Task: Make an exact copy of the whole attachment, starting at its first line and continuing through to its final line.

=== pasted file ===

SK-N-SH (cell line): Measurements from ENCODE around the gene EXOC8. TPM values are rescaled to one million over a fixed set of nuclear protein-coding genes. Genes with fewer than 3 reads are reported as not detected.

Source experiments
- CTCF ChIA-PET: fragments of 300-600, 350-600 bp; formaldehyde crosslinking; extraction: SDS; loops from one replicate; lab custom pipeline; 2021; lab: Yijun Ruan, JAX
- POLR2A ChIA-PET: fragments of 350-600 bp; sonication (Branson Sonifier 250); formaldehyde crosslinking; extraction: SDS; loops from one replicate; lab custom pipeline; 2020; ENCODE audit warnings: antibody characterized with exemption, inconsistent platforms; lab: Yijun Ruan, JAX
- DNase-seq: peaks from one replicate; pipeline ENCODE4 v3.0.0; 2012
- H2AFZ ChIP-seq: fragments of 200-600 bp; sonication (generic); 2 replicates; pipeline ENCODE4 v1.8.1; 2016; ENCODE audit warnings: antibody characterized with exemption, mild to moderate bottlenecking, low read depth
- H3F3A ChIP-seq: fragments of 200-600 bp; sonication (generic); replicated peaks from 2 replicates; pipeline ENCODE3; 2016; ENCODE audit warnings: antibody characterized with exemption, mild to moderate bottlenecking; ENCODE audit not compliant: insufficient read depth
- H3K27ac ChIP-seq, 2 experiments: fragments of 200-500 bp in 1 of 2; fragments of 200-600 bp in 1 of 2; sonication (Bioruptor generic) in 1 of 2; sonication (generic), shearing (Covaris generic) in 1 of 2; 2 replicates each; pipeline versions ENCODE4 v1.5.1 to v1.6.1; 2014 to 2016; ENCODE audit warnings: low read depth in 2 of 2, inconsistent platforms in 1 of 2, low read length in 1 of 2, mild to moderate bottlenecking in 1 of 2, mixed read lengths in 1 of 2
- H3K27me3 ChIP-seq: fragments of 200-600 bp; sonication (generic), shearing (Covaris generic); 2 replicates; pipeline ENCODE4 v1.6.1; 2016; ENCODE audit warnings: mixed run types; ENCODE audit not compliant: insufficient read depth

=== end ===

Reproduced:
SK-N-SH (cell line): Measurements from ENCODE around the gene EXOC8. TPM values are rescaled to one million over a fixed set of nuclear protein-coding genes. Genes with fewer than 3 reads are reported as not detected.

Source experiments
- CTCF ChIA-PET: fragments of 300-600, 350-600 bp; formaldehyde crosslinking; extraction: SDS; loops from one replicate; lab custom pipeline; 2021; lab: Yijun Ruan, JAX
- POLR2A ChIA-PET: fragments of 350-600 bp; sonication (Branson Sonifier 250); formaldehyde crosslinking; extraction: SDS; loops from one replicate; lab custom pipeline; 2020; ENCODE audit warnings: antibody characterized with exemption, inconsistent platforms; lab: Yijun Ruan, JAX
- DNase-seq: peaks from one replicate; pipeline ENCODE4 v3.0.0; 2012
- H2AFZ ChIP-seq: fragments of 200-600 bp; sonication (generic); 2 replicates; pipeline ENCODE4 v1.8.1; 2016; ENCODE audit warnings: antibody characterized with exemption, mild to moderate bottlenecking, low read depth
- H3F3A ChIP-seq: fragments of 200-600 bp; sonication (generic); replicated peaks from 2 replicates; pipeline ENCODE3; 2016; ENCODE audit warnings: antibody characterized with exemption, mild to moderate bottlenecking; ENCODE audit not compliant: insufficient read depth
- H3K27ac ChIP-seq, 2 experiments: fragments of 200-500 bp in 1 of 2; fragments of 200-600 bp in 1 of 2; sonication (Bioruptor generic) in 1 of 2; sonication (generic), shearing (Covaris generic) in 1 of 2; 2 replicates each; pipeline versions ENCODE4 v1.5.1 to v1.6.1; 2014 to 2016; ENCODE audit warnings: low read depth in 2 of 2, inconsistent platforms in 1 of 2, low read length in 1 of 2, mild to moderate bottlenecking in 1 of 2, mixed read lengths in 1 of 2
- H3K27me3 ChIP-seq: fragments of 200-600 bp; sonication (generic), shearing (Covaris generic); 2 replicates; pipeline ENCODE4 v1.6.1; 2016; ENCODE audit warnings: mixed run types; ENCODE audit not compliant: insufficient read depth